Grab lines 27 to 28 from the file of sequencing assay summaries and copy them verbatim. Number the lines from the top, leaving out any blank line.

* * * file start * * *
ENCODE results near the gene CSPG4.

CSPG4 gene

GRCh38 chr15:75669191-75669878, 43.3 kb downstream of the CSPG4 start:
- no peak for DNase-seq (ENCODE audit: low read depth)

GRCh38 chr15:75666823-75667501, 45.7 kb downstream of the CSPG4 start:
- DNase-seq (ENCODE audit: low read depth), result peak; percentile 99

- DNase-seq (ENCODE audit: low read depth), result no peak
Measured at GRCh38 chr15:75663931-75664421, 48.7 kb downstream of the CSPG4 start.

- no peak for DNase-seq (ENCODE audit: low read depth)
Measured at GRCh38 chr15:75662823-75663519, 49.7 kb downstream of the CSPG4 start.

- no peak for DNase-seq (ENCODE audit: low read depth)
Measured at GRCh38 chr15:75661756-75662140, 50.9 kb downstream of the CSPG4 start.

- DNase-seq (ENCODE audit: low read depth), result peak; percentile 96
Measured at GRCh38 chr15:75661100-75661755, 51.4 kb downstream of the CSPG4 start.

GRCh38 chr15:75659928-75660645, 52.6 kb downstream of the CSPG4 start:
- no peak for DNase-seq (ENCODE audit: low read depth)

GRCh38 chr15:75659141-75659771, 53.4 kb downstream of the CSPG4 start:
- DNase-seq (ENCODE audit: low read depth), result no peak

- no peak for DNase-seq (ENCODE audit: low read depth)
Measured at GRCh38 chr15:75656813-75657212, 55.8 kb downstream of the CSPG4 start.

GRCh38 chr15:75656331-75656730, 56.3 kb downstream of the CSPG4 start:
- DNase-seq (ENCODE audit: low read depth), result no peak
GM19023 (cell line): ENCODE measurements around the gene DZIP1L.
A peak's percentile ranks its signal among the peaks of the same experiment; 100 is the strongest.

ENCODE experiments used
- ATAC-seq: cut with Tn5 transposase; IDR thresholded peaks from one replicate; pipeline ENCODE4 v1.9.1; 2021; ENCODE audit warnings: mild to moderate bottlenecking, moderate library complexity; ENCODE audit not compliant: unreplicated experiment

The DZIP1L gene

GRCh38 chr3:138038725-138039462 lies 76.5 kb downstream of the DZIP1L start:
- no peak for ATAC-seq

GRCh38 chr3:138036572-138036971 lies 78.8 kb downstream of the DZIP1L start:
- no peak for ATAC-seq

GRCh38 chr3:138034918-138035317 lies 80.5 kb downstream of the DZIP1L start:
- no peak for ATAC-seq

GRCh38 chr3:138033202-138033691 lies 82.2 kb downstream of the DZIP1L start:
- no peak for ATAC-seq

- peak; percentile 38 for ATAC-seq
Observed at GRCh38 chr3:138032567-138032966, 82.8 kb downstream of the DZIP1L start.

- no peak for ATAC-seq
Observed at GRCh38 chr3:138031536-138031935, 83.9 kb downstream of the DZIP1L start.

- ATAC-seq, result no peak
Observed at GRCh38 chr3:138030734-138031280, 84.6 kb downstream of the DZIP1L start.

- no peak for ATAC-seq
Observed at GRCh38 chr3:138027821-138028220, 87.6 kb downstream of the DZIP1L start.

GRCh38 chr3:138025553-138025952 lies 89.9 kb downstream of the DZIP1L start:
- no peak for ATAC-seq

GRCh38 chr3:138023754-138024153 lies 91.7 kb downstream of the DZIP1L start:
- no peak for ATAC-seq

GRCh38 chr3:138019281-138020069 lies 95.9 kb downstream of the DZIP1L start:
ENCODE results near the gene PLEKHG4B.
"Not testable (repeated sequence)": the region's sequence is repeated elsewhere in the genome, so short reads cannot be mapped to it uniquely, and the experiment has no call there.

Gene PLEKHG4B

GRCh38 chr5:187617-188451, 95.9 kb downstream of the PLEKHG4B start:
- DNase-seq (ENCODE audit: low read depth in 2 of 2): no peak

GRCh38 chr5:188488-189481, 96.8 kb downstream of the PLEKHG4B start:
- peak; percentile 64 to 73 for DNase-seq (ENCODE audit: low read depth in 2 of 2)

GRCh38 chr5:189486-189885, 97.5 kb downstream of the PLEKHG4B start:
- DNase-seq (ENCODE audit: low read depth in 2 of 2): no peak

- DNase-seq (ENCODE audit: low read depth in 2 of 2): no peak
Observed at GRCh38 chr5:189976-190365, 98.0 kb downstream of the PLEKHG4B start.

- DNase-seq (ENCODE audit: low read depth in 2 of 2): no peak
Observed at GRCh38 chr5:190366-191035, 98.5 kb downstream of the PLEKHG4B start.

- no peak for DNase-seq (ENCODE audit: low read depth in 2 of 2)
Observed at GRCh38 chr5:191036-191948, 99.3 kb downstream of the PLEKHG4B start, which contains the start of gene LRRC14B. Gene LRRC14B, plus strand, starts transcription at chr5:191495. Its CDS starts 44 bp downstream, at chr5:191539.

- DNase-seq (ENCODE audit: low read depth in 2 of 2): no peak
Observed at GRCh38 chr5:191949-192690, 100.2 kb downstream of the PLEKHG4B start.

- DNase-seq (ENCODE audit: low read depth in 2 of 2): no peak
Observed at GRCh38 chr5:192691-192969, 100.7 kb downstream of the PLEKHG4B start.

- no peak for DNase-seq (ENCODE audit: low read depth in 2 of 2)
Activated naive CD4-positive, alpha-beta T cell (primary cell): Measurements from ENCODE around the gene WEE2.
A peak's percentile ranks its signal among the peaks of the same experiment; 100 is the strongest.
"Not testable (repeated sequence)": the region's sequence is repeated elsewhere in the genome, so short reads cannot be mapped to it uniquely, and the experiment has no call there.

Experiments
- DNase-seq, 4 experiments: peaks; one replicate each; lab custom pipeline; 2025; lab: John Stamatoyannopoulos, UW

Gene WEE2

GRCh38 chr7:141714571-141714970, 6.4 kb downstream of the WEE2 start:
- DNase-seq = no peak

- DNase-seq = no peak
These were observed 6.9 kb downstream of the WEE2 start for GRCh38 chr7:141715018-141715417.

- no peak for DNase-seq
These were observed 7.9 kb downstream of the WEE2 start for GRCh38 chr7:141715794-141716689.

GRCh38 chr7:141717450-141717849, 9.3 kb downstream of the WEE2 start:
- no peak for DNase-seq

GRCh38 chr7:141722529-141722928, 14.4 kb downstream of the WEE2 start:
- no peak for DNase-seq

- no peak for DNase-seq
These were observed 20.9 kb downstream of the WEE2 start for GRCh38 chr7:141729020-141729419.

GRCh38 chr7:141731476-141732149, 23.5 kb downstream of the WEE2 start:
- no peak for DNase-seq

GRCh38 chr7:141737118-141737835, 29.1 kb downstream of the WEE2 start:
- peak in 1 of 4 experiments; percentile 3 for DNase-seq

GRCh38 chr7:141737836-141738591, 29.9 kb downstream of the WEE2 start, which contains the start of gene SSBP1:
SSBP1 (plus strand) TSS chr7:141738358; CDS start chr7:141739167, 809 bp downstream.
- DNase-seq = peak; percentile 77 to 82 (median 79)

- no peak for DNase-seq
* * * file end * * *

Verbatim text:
The DZIP1L gene

GRCh38 chr3:138038725-138039462 lies 76.5 kb downstream of the DZIP1L start: